Our third day we were up early to see a scheduled visit, which I’m going to write about in a separate post.  After that we headed back to see the sights in town.  


The Catholic church is central to the town physically and spiritually.  

I remember going with my friend’s family during some of my visits.  The service at that time was in Latin and although I couldn’t understand a thing, it was so beautiful.  I also remember her dad, in one movement, cuffing the both of us in the back of the head if we got to talking too much.  It was OK for her to explain what was going on, but any chatter was frowned upon.  LOL




Isn’t it beautiful?

Next stop was just across the street… the Ste. Genevieve Museum.  It is full of local history displays.




I like this diorama of the ‘train ferry’ used before the bridge went in.


Once we are done with the museum we walked over for lunch for my Ste Gen favorite meal… German liver dumplings!  Himself had the fried chicken.

Then on to one of the several historic homes in town.  We went to the Bolduc House.  


The Bolduc House was the first authentically restored historic structure in Ste. Genevieve - an outstanding example of French colonial architecture. It was built in 1770 out near the river on the Le Grand Champ field by Louis Bolduc, a Canadian lead miner, merchant and planter. The house is of vertical log construction post on solle or foundation. The house features a distinctive stockade fence, galleries and hip roof. After the great flood of 1783 the house was taken apart, and reassembled in its present location in 1784.


The oldest buildings of Ste. Genevieve, described as "French Creole colonial", were all built during Spanish rule. The most distinctive buildings of this period were the "vertical wooden post" constructions where walls of buildings were built based on wood "posts" either dug into the ground (poteaux en terre) or set on a raised stone or brick foundation (poteaux sur solle). This was different from the log cabin associated with frontier settlements of the United States northeast, mid-Atlantic and Upper South, for which logs are stacked horizontally.

Of the vertical slab houses, the most distinctive are poteaux en terre ("posts-in-the-ground") where the walls made of upright wooden slabs do not support the floor. The floor is supported by separate stone pillars. Partially set into dirt, the walls of such buildings were extremely vulnerable to flood damage, termites and rot. Three of the five surviving poteaux en terre houses in the nation are in Ste. Genevieve. The other two are located in Pascagoula, Mississippi and near Natchitoches, Louisiana.  (Wikipedia)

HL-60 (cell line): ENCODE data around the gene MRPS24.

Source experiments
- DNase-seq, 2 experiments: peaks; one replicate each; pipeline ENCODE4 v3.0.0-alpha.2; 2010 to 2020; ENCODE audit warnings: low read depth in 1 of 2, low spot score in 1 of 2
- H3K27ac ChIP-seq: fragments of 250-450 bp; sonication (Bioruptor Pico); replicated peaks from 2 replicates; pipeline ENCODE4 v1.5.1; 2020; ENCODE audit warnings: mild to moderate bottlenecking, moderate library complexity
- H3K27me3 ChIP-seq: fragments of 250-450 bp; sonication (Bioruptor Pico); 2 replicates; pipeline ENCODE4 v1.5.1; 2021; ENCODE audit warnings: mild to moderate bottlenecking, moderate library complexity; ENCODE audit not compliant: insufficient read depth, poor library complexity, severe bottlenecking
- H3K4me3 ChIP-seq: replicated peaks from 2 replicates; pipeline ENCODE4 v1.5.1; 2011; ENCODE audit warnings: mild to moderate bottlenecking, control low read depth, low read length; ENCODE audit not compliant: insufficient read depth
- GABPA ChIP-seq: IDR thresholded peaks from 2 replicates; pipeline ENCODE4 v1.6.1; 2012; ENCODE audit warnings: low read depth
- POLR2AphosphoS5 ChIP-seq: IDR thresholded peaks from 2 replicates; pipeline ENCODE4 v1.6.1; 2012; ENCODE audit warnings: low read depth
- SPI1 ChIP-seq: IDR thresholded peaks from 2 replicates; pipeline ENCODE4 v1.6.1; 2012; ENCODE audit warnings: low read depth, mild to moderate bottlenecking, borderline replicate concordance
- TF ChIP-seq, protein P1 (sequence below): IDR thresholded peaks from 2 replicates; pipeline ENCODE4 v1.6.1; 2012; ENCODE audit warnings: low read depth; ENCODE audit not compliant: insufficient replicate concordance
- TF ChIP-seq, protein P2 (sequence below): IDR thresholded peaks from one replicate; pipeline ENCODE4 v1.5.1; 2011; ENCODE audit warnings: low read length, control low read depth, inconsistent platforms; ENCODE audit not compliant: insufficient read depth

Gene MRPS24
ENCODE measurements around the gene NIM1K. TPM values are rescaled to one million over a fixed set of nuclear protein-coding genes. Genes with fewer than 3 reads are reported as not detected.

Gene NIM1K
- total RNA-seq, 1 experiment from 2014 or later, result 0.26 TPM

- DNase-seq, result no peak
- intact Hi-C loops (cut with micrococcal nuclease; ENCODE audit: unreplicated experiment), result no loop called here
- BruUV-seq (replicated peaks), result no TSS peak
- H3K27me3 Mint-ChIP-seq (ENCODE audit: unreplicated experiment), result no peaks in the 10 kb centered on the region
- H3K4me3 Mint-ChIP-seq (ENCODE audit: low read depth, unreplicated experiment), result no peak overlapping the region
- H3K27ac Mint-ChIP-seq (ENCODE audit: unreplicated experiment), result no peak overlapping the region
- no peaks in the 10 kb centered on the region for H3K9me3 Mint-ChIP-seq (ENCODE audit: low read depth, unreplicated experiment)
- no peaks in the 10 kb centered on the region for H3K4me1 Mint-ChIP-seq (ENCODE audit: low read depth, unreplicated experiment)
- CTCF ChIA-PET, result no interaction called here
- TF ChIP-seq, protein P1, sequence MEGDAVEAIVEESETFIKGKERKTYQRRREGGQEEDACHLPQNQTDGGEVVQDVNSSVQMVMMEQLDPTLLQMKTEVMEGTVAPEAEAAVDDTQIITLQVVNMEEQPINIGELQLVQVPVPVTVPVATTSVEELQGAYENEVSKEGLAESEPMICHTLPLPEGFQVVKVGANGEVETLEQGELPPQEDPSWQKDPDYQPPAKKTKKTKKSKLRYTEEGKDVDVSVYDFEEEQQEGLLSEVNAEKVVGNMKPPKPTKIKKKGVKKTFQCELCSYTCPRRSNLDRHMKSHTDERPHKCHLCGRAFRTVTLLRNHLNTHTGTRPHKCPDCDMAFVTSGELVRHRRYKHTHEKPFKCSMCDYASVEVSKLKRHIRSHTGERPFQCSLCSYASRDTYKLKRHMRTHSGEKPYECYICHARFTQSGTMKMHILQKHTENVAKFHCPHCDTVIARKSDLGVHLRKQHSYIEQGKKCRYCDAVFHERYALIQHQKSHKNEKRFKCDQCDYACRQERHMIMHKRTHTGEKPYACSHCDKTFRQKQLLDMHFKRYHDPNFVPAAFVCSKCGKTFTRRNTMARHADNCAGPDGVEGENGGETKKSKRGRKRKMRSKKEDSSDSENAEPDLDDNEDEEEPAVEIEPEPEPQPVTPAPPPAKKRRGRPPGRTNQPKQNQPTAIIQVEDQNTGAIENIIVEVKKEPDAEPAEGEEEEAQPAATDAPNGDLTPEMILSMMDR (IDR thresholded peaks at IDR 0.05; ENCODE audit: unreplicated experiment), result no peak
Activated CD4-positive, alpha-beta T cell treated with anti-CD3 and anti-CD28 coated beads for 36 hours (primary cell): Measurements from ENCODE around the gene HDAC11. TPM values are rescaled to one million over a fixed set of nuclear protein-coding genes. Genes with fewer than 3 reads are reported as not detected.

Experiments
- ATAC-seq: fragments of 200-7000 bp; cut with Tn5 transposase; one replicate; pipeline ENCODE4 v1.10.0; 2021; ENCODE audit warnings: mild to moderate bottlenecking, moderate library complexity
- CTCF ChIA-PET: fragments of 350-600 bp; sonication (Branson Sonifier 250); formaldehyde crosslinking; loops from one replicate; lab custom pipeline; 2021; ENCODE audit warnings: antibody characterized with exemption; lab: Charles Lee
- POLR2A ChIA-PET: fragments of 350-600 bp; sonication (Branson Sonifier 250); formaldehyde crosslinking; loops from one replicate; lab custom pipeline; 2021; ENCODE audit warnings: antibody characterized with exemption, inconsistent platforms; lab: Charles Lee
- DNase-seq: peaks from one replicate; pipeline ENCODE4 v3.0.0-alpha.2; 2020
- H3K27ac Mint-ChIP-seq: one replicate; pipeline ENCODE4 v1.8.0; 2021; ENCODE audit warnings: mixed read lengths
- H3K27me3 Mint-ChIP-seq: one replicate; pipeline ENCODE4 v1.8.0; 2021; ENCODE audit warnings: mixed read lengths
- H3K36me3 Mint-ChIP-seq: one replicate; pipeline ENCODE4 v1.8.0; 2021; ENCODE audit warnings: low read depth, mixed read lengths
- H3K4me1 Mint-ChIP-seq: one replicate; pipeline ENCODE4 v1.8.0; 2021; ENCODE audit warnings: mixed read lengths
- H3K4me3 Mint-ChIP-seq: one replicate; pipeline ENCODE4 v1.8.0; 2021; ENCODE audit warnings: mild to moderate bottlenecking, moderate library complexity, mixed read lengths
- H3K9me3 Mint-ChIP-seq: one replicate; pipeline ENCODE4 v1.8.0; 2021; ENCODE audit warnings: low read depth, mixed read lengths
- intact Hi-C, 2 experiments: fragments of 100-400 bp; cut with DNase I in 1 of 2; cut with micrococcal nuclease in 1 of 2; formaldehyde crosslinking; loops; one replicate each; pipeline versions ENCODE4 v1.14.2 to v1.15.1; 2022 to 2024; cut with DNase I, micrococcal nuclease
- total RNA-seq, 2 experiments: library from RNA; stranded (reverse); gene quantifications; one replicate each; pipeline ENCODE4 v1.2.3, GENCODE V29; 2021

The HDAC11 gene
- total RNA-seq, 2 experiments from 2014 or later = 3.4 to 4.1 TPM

I love that wide, wide front porch.  In fact, I think the whole house is grand.  With the tour of the Bolduc House you also get to go next door to the Bolduc-LeMeilleur House.  Also very nice. 

There are several very old homes for touring; these are the two I selected for this trip.  But on future runs into town we will explore the others one by one.


Our final stop was to see the “Old Cemetery”, properly known as The Ste Genevieve Memorial Cemetery.  They’re not sure the exact establishment of the cemetery but it surely dates to the settling of the village.  Local lore dates it to 1787.  It was closed in 1881 when it was deemed ‘too full’ for further burials.  



There are many interesting monuments.


Life was hard for children back then.


There is work on restoration of the cemetery.  This is one broken tomb covering that has been worked on.



As the sun set, we headed back to our B&B for our final night.  We had a blast for those two and a half days, and are looking forward to another visit in the future.


1 comment:

  1. Sounds like a great trip! I've been to Ste. Genevieve a couple of times; thanks to you now I have some suggestions for things to visit on the next trip.